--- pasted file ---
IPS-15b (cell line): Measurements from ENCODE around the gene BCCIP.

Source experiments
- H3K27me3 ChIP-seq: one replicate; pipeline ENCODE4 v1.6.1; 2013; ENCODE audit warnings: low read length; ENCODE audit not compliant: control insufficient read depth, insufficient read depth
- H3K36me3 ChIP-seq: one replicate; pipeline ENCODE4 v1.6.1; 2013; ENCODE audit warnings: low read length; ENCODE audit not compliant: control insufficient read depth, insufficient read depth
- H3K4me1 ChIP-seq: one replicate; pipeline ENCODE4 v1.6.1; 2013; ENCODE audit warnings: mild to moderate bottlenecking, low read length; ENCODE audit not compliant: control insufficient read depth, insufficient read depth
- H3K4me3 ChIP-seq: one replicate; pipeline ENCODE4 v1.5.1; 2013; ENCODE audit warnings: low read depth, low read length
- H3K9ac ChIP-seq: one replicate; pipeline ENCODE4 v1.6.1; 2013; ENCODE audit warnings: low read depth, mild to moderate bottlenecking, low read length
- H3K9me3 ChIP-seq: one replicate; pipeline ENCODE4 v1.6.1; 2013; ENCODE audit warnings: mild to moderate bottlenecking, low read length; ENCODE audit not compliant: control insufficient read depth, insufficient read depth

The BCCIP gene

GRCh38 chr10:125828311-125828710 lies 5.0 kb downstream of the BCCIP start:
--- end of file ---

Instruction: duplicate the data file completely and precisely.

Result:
IPS-15b (cell line): Measurements from ENCODE around the gene BCCIP.

Source experiments
- H3K27me3 ChIP-seq: one replicate; pipeline ENCODE4 v1.6.1; 2013; ENCODE audit warnings: low read length; ENCODE audit not compliant: control insufficient read depth, insufficient read depth
- H3K36me3 ChIP-seq: one replicate; pipeline ENCODE4 v1.6.1; 2013; ENCODE audit warnings: low read length; ENCODE audit not compliant: control insufficient read depth, insufficient read depth
- H3K4me1 ChIP-seq: one replicate; pipeline ENCODE4 v1.6.1; 2013; ENCODE audit warnings: mild to moderate bottlenecking, low read length; ENCODE audit not compliant: control insufficient read depth, insufficient read depth
- H3K4me3 ChIP-seq: one replicate; pipeline ENCODE4 v1.5.1; 2013; ENCODE audit warnings: low read depth, low read length
- H3K9ac ChIP-seq: one replicate; pipeline ENCODE4 v1.6.1; 2013; ENCODE audit warnings: low read depth, mild to moderate bottlenecking, low read length
- H3K9me3 ChIP-seq: one replicate; pipeline ENCODE4 v1.6.1; 2013; ENCODE audit warnings: mild to moderate bottlenecking, low read length; ENCODE audit not compliant: control insufficient read depth, insufficient read depth

The BCCIP gene

GRCh38 chr10:125828311-125828710 lies 5.0 kb downstream of the BCCIP start: